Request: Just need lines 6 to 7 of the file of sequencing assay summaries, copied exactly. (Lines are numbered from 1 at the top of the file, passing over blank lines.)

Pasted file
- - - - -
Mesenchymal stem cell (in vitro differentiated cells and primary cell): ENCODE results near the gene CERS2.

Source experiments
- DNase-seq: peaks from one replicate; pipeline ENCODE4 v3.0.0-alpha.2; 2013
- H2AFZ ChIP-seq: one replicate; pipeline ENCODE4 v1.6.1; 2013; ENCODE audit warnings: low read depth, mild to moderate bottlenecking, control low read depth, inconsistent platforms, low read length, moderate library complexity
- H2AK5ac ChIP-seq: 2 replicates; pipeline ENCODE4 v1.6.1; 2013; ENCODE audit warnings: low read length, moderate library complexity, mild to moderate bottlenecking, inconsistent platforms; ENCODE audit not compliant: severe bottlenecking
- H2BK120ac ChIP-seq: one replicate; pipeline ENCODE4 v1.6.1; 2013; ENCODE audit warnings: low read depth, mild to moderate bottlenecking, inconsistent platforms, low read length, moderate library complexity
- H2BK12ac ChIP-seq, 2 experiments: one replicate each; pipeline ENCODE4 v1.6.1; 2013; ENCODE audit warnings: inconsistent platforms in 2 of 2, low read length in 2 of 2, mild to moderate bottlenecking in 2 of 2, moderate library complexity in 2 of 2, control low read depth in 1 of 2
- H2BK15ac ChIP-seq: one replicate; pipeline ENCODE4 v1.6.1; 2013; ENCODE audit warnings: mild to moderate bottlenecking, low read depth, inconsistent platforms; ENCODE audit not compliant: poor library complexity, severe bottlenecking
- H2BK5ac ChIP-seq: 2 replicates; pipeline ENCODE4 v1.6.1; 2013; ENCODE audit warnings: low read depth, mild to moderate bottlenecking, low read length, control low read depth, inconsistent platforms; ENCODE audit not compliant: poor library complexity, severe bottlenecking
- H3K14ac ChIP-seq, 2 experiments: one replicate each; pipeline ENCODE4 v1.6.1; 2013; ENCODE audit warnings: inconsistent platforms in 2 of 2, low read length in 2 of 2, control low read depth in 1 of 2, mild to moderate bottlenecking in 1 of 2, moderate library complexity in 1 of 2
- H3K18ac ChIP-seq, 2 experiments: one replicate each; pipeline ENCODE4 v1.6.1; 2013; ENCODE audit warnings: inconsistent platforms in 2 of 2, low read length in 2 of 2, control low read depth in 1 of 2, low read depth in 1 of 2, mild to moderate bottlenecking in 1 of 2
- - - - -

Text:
- H2BK120ac ChIP-seq: one replicate; pipeline ENCODE4 v1.6.1; 2013; ENCODE audit warnings: low read depth, mild to moderate bottlenecking, inconsistent platforms, low read length, moderate library complexity
- H2BK12ac ChIP-seq, 2 experiments: one replicate each; pipeline ENCODE4 v1.6.1; 2013; ENCODE audit warnings: inconsistent platforms in 2 of 2, low read length in 2 of 2, mild to moderate bottlenecking in 2 of 2, moderate library complexity in 2 of 2, control low read depth in 1 of 2